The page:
Before he moved to California in 1969, Zabor (né Joel Zaborovsky) lived an urban Jewish experience in the Saul Bellow—Vivian Gornick mold, and the effects still show in his memoir. His mother, Sadie, was pulled out of school at 12 and forced to work through the Depression. His father, Harry, who immigrated to the United States from Poland right before WWII, owned a greasy spoon in Harlem, then a liquor store in Brooklyn. (The family changed its last name to Zabor when the author entered elementary school. Zaborovsky, they decided, was too difficult to pronounce.) Together, Sadie and Harry formed something of a bipolar parenting team. During the day, she battered Zabor with shouts and accusations. At night, Harry compensated by filling his head with sweet talk.

"He told me very high things about myself," recalls Zabor. "And then later, when I played these things back at him—that I was going to go off and be a writer, I wasn't going to pay any attention to the world—he saw the results of his own input and was appalled."

At 23, Zabor fled for Berkeley, where friends inspired him to visit Beshara, a religious commune in England that emphasized the mystical aspects of Sufism. There he found himself "whomped" by the transformative experience of the self "outside of Time."

"He believes stuff that I couldn't believe on the best day of my life," says Zabor's editor Lorin Stein. "I think that's the stuff that makes the book not just entertaining but really revelatory. I think there are many more people who have had experiences like his than there are who haven't."

Zabor's sprawling, fugue-like autobiography was conceived neither as a spiritual narrative nor as a family history, though it reads like a picaresque fusion of both. What he intended to write, back in the early 1990s, was an amusing little road story that would take 75 pages, 100 pages tops, and would revolve entirely around the experience of driving a Mercedes across Europe. ("Wabenzi" is an African term for people who own Benzes.) But when Zabor reached the middle of the second sentence, the project slipped from his control.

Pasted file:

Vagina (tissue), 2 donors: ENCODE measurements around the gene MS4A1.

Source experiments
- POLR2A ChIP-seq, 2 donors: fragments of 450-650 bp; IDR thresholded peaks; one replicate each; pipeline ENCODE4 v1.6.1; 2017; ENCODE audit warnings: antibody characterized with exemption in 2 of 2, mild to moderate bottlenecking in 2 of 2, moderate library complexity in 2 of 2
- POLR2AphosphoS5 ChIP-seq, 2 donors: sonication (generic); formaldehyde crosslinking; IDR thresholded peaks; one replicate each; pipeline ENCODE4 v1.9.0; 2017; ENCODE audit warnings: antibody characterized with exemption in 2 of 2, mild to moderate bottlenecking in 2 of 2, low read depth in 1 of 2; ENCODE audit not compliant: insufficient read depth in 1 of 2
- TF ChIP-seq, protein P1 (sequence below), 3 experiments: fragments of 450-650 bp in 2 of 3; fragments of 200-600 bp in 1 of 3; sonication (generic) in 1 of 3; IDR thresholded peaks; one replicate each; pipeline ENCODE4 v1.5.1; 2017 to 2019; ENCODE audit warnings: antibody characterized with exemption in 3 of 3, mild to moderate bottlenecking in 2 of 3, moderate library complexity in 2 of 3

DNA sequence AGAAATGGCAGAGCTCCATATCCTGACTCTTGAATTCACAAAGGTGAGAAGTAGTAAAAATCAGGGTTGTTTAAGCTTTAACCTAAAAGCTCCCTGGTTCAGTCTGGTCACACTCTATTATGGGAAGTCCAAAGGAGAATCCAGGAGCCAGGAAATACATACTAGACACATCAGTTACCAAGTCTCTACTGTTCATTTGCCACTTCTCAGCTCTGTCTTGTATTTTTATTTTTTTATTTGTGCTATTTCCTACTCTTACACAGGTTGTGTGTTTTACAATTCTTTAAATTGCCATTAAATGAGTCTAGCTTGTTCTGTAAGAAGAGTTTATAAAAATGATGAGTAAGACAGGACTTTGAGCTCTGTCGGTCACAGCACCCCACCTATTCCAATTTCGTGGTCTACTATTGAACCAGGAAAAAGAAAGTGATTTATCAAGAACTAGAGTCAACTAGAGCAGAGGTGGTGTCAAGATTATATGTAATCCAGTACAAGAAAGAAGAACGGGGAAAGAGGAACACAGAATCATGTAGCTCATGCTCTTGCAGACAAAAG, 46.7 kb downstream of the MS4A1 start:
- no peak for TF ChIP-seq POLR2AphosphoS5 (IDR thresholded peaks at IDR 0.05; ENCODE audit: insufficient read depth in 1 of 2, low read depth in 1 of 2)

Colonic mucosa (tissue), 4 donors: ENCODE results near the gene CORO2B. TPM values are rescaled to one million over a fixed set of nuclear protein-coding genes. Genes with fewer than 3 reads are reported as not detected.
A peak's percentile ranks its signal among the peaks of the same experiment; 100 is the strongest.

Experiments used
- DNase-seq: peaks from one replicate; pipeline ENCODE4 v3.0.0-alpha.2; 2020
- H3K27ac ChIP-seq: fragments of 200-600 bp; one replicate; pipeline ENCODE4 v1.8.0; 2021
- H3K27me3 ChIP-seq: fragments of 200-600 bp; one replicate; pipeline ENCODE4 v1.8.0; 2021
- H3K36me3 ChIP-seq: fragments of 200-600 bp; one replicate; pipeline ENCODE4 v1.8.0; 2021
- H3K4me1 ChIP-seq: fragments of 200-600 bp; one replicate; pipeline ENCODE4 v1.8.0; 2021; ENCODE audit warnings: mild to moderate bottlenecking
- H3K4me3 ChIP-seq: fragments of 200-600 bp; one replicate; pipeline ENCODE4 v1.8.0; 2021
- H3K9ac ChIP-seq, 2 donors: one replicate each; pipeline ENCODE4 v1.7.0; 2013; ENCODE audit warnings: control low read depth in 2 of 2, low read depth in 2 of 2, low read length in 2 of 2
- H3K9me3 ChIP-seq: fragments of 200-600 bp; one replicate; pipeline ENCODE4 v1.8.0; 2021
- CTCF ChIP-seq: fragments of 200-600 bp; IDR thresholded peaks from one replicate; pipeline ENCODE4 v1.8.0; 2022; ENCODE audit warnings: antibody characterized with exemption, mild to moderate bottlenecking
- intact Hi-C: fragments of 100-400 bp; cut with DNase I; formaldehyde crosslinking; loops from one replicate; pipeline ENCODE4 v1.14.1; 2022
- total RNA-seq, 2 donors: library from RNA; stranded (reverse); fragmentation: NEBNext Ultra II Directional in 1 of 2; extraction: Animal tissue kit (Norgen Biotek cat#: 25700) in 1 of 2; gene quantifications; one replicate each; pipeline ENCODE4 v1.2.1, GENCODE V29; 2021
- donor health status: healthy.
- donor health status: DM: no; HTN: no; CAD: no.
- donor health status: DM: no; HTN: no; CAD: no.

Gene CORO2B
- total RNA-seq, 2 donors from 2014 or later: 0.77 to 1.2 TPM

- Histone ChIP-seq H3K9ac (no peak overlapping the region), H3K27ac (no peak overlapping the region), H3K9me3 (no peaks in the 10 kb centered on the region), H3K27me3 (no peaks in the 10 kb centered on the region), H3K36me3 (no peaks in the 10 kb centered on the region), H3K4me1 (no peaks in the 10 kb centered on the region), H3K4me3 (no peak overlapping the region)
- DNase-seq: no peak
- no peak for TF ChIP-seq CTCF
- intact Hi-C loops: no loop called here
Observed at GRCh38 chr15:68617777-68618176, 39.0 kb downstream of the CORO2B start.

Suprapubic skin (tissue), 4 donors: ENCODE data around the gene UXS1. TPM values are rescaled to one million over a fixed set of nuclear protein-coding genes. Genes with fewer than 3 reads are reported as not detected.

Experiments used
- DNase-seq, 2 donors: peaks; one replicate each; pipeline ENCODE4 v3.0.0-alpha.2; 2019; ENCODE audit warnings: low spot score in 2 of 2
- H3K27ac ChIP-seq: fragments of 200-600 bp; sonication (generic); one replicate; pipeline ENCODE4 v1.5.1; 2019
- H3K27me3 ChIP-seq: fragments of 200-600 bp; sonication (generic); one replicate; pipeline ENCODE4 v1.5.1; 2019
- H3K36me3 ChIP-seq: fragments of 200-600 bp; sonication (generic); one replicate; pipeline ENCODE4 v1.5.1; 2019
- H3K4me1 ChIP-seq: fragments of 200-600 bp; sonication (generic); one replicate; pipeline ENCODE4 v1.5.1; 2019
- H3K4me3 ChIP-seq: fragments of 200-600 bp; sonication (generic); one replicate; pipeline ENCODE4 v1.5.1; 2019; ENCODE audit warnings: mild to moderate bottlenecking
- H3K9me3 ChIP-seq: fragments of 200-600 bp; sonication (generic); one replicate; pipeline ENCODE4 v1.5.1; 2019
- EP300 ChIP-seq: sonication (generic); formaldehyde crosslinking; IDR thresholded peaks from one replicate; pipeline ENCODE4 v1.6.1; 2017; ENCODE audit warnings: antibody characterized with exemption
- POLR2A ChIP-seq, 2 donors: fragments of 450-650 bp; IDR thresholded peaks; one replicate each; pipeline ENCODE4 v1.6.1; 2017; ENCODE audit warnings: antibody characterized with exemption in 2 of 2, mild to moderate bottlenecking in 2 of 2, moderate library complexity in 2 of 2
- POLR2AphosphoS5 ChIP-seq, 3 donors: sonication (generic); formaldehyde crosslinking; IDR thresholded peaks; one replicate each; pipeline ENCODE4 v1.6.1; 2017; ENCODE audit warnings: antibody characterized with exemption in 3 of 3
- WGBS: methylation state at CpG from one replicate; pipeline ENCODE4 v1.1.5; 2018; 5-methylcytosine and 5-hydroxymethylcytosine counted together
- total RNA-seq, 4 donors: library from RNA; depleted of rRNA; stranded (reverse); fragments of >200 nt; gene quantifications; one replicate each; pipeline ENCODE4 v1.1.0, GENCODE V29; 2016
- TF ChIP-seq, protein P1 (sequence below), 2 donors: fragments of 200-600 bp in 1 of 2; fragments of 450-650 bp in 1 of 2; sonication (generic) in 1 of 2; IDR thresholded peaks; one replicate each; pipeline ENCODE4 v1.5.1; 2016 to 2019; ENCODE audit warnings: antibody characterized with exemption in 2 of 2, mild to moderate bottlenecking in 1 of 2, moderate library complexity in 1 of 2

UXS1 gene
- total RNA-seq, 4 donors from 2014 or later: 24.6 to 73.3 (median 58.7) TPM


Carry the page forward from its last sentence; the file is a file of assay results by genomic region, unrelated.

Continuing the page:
"I saw this enormous crystalline structure start to proliferate itself," he says. "There was no sense of content yet. And I remember my fingers coming off the keyboard just like they'd burned themselves on the stove."

He didn't touch it again for a year. When he did come back to it, he found the crystalline structure filling with the most private and revealing stories of his life. "This is going to be bloody murder to write," he realized.

"Now, will I live long enough and have the energy long enough to write [the entire four-part memoir] the way it needs to be written?" Zabor wonders. Somewhere between one-half and two-thirds of volume two is done. Volumes three and four are untouched, but mapped out in his head. What he would like to do is move to Paris, where a woman lives whose company he finds so gratifying that it makes him "forget to be an insomniac." He's wanted to be there for a long time. It's his father who has kept him in Brooklyn.

"Just before The Bear came out," Zabor explains, "I had a dream. [My father and I] were sitting on a bench and he said to me, 'Okay, Joel, I'm going to give you another $200,000, but this time don't spend it. Be careful, don't do what you did last time.' I said, 'Dad, okay.' Then the book failed, and obviously I forgot about all that. But then it happened." PEN/Faulkner called. I, Wabenzi sold in America and Germany. After taxes and commissions, he earned roughly $200,000. "And that was why I didn't move to Paris when I got the payment from FSG. Because I promised him, I didn't go. And I regret it. But maybe this book needed that much struggle."